Courting Your Open Source Project’s Community

I receive a lot of email from the community. Much of it is from frustrated users who are trying to make something work. Here’s a recent example:

The problem was that I didn’t realise that the [project] comes ON TOP of Eclipse…I thought that the [project] was something separate and that there’d be no need to install Eclipse. Perhaps a change could be made to the website so that it is made clearer that the [project] (and other similar elements) come on top of Eclipse and they are not separate.

I’ve hidden the identity of the project, because it’s not relevant. I think it’s fair to say that many of our projects suffer similar problems.

Based on the tone, it should be pretty obvious that this comment came after a couple of iterations back and forth between the sender and me.

One of the bigger challenges that we face is that we already know how all of this stuff works. I fell into this trap in my first response to the sender: I told them how to use the “Help > Install new software…” option to connect to the repository and pull in the features he needed. I neglected to include one vital bit of information: it never occurred to me that this person had no idea that they had to install an Eclipse package first.

Community development is an important part of life as an Eclipse project. Project teams must plan to spend some significant amount of their time courting and informing the community. At least part of that effort involves keeping the project web site up-to-date. Put yourself into the mindset of your target community. You must plan to iterate; you’re not going to get it right the first time. Too many of our project sites are old, contain stale information, and assume too much prior knowledge to be useful tools for growing a vibrant community of users, adopters, and developers.

I think that–at least in this case–we’ve managed to keep this person in our user community. But for every confused user that decides to contact me to get help, I wonder how many others just give up and find some other solution to their problem?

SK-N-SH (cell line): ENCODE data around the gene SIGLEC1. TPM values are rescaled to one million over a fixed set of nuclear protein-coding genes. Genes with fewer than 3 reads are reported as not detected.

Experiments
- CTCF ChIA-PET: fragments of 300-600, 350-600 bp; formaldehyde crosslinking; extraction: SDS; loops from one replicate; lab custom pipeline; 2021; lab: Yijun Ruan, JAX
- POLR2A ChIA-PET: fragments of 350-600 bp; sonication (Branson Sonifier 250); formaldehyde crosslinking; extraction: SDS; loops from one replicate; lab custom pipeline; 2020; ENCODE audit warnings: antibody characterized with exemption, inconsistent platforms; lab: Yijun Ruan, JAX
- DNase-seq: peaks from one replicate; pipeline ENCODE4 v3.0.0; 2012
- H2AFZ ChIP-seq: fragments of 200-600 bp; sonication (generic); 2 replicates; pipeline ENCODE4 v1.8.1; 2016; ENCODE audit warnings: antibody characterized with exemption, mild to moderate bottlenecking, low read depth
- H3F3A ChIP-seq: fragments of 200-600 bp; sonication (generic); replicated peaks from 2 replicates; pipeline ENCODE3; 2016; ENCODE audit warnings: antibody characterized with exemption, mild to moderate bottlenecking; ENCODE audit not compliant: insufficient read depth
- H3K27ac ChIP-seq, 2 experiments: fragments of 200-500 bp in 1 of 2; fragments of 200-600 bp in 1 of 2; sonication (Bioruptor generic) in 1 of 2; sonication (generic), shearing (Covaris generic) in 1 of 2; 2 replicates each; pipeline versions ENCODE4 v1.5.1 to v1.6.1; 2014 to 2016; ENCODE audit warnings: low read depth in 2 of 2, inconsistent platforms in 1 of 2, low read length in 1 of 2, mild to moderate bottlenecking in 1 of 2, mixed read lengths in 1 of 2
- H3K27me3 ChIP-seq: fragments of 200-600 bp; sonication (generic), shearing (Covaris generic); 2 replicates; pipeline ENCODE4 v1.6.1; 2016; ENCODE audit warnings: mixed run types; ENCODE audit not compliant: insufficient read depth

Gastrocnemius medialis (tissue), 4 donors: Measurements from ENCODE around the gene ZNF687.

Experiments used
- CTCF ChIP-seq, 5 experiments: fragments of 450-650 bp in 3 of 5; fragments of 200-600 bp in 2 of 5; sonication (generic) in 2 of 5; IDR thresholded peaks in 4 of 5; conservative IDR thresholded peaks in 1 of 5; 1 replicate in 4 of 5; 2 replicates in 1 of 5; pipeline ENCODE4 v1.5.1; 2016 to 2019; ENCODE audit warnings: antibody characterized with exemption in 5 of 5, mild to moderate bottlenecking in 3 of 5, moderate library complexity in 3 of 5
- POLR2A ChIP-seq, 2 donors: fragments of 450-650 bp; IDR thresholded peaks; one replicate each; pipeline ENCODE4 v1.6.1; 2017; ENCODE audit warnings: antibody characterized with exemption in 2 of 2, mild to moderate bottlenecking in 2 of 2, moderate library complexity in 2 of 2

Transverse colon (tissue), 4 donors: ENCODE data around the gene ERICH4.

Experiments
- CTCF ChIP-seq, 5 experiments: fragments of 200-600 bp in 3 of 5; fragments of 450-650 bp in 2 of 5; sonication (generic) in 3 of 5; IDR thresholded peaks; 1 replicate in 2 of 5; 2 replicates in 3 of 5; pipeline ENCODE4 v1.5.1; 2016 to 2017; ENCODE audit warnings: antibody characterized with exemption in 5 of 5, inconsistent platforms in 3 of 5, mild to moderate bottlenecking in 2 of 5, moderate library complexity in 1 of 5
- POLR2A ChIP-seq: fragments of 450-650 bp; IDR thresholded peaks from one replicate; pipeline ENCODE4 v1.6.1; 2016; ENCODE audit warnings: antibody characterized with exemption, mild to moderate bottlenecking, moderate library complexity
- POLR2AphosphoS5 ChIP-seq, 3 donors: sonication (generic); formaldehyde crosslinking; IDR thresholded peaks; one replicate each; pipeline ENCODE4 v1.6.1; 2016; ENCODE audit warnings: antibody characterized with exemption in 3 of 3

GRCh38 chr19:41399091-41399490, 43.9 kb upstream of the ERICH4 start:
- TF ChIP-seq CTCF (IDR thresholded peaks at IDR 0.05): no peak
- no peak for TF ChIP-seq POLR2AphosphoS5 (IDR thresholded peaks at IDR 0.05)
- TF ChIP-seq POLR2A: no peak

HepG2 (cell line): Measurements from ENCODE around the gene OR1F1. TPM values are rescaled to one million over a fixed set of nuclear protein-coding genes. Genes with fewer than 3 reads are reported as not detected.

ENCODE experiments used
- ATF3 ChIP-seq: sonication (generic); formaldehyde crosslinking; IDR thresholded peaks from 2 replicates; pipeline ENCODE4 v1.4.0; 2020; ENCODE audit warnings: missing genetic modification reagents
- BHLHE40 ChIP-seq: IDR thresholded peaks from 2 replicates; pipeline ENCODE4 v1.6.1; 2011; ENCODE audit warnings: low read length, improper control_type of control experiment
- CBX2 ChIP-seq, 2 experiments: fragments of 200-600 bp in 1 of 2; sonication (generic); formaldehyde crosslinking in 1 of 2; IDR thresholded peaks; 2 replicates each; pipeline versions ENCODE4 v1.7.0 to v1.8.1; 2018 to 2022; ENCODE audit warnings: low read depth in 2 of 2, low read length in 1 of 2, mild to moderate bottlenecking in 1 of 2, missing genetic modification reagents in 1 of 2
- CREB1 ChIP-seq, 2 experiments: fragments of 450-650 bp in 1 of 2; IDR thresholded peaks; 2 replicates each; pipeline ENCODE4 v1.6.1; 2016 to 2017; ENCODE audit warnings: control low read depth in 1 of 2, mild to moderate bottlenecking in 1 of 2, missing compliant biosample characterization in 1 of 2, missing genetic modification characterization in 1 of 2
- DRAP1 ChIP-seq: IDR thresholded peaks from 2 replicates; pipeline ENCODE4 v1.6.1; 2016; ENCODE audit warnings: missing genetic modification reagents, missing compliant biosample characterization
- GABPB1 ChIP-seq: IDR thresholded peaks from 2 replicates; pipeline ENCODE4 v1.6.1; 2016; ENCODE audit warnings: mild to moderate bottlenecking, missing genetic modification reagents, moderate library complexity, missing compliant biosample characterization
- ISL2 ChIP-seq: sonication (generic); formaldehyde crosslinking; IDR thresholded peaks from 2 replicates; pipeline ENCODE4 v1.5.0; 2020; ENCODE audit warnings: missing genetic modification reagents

EclipseCon 2013

This entry was posted in Community, Cranky Old Programmer, EDP. Bookmark the permalink.

6 Responses to Courting Your Open Source Project’s Community

  1. Xavier says:

    I developed at work several projects based on eclipse. I’ve now the habit of making these projects available as standalone RCP. In this way, they are also available for people that do not know how (or do not want) to use eclipse.

    • waynebeaton says:

      A lot of Eclipse projects do this. But not all. The main point is that you really have to give your community a fighting chance of being successful with your project.

  2. This is one of my bigger fears, that people somehow associate Jetty with Eclipse (the editor) as opposed to simply being in Eclipse (the foundation). I wish that term wasn’t so overridden being an editor, an open source foundation, and a sparkly vampire series, among other things.

    • waynebeaton says:

      I’m disappointed that this is your take away from the article. It was my hope that the take away was that as an Eclipse (or open source in general) project, you need to be actively engaged with your project’s community to ensure that are successful with your project, regardless of its nature. If you’re take away was that “Eclipse is an IDE”, then I need to rethink my writing style.

      • Well, it seemed to come as a surprise to the individual in the quote that whatever he wanted to use ‘comes ON TOP’ of Eclipse which is the IDE…so my take away was less about your article and more about the situation that prompted it to be written.

      • I feel compelled to add that I find it is a very common misconception about Eclipse (the foundation) that projects located at Eclipse (the foundation) are strictly technologies that are related to Eclipse (the editor). In this case apparently a person who did not have that misconception was confronted with a situation where it came as a surprise that it was actually the case. I have had to explain the distinction between Eclipse (the editor) and Eclipse (the foundation) to countless people over the years when asked about Jetty being at Eclipse (the foundation). That is a major aspect of the identity crisis that the Runtime Project has had for years.

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